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Tim Barrass

Freelance C# and distributed systems developer.

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Consider

for (int i = 0; i < 10; i++)
{
    var candidate = "I may be in the wrong place";
    
    // .. some stuff involving i and candidate
}

It’s fairly easy to suggest that candidate should just be set once, outside of the loop. In real life however it’s not always so easy, particularly for newer developers, to notice that. Consider

for (var trade in portfolio)
{
    // .. some stuff

    foreach(var nettingRule in nettingRules)
    {
        nettingRule.Evaluate(counterpartyDataService, request, trade);
        
        // .. some stuff around netting
    }
    
    // .. some stuff
}

There are clearly multiple things going on even in this simplified example. A slightly more complicated instance of this came up recently after a colleague and I noticed that portfolio preparation for a specific (admittedly) counterparty was taking 8 hours to run after a release into dev.

Of all the things I picked out, it was the counterpartyDataService being passed into the netting rule evaluation that was the most important. Underneath, it turned out that many of the netting rules needed to look up counterparty data through the counterpartyDataService in the database as part of determining whether they were applicable. This code is doing that for every netting rule, for every one of tens of thousands of trades.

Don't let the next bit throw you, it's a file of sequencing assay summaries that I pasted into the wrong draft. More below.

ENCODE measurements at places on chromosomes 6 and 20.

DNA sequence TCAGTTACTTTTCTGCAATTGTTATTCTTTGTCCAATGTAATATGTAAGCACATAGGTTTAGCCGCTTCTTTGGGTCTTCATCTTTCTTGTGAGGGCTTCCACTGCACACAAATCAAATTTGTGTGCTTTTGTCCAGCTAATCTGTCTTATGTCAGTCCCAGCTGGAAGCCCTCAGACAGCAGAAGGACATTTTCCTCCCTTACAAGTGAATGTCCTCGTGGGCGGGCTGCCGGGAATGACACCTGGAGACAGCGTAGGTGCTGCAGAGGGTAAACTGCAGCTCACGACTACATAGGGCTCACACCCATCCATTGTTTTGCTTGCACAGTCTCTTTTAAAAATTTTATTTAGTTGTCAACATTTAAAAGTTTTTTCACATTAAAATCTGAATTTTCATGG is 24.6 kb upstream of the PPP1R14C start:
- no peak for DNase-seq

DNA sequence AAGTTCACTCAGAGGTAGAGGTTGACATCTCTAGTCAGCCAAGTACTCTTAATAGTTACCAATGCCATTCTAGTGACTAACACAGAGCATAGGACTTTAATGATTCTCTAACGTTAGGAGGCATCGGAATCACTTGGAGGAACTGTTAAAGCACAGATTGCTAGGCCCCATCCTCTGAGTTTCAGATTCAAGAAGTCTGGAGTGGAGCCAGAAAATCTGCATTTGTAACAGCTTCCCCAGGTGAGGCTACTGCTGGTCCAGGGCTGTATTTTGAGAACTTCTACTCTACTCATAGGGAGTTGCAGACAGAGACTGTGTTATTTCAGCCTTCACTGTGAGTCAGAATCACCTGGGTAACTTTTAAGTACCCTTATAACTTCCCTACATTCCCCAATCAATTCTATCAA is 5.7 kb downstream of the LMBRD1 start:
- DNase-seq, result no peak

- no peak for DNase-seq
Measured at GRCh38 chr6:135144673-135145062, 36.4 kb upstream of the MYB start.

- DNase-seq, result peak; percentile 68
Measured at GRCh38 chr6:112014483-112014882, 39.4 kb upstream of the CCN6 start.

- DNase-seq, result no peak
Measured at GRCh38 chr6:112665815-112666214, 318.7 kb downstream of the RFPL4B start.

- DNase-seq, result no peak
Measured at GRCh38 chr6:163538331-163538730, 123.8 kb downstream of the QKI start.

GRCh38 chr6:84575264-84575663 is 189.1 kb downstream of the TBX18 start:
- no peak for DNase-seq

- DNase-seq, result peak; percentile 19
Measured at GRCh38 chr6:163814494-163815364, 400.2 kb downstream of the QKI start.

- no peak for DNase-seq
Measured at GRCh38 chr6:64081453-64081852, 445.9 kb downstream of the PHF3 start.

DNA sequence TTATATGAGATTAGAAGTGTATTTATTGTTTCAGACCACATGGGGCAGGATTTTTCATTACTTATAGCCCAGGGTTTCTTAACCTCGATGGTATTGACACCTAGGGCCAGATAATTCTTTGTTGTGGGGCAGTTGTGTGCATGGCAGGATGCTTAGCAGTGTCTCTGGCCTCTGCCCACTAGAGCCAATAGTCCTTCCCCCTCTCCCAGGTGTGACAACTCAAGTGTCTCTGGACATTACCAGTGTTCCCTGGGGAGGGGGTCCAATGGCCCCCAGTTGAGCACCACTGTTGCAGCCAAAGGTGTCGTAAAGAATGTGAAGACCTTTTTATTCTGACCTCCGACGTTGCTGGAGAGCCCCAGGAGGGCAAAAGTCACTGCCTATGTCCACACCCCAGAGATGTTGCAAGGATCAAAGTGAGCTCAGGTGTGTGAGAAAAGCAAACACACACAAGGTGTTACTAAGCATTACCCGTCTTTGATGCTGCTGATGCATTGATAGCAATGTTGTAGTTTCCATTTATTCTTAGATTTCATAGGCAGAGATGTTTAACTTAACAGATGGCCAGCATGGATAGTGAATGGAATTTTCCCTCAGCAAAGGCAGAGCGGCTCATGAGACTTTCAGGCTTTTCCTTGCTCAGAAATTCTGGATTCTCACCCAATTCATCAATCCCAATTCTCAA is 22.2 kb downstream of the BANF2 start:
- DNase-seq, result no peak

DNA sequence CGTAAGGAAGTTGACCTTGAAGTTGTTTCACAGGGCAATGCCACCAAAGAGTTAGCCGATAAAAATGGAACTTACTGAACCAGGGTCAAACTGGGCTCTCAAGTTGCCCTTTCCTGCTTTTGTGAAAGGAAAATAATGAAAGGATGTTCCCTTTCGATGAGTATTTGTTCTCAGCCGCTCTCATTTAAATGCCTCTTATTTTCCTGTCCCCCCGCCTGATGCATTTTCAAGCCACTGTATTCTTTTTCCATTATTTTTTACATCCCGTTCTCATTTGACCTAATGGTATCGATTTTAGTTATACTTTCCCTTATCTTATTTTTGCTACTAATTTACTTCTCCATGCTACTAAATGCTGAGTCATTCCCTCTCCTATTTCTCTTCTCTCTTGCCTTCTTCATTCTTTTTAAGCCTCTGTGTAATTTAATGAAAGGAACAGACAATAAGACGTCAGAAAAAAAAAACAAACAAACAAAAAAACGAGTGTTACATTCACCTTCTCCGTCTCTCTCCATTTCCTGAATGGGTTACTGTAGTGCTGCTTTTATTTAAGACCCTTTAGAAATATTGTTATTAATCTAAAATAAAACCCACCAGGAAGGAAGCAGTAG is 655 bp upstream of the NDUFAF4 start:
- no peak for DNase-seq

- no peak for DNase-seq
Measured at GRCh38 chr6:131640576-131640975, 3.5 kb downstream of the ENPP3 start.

A bank’s position with one counterparty is quite likely to be represented by multiple trades. The counterparty data request was a clear candidate for extraction from the netting rules and instead executed once, before entering the trade loop. Doing so, so that the code looked something like:

var counterpartyData = counterpartyDataService.FetchRelevantData(request);

for (var trade in portfolio)
{
    // .. some stuff

    foreach(var nettingRule in nettingRules)
    {
        nettingRule.Evaluate(counterpartyData, trade);
        
        // .. some stuff around netting
    }
    
    // .. some stuff
}

resulted in portfolio prep time dropping to less than an hour, and decreased the load on the database besides. Added benefit: all counterparties with multiple trades also saw improved times.

Being aware of the granuality and independence of the data you’re working on is important. Although you might argue that this code is correct, in that a test to determine whether it was correctly netting trades would pass, it’s clearly not correct when considering efficiency and base level performance. I don’t think this is an optimisation; I think this is just getting it right.

In this case it was just an experience mistake: the code arguably worked after all. However, the junior dev who wrote the code wasn’t used to looking for signs like “why am I passing in services that let me do a high level query inside a low level loop?” and was under a certain amount of time pressure, so we had a decent chat about it which led to some more imrpovements as well.